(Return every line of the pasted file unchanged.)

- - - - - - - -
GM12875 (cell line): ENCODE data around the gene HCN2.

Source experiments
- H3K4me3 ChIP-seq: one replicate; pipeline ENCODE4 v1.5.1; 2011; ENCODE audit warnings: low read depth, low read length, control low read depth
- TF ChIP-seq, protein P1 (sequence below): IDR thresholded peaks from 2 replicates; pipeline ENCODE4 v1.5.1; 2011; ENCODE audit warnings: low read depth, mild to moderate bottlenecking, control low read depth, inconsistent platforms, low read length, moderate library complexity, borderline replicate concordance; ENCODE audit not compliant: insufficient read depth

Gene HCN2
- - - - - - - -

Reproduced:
GM12875 (cell line): ENCODE data around the gene HCN2.

Source experiments
- H3K4me3 ChIP-seq: one replicate; pipeline ENCODE4 v1.5.1; 2011; ENCODE audit warnings: low read depth, low read length, control low read depth
- TF ChIP-seq, protein P1 (sequence below): IDR thresholded peaks from 2 replicates; pipeline ENCODE4 v1.5.1; 2011; ENCODE audit warnings: low read depth, mild to moderate bottlenecking, control low read depth, inconsistent platforms, low read length, moderate library complexity, borderline replicate concordance; ENCODE audit not compliant: insufficient read depth

Gene HCN2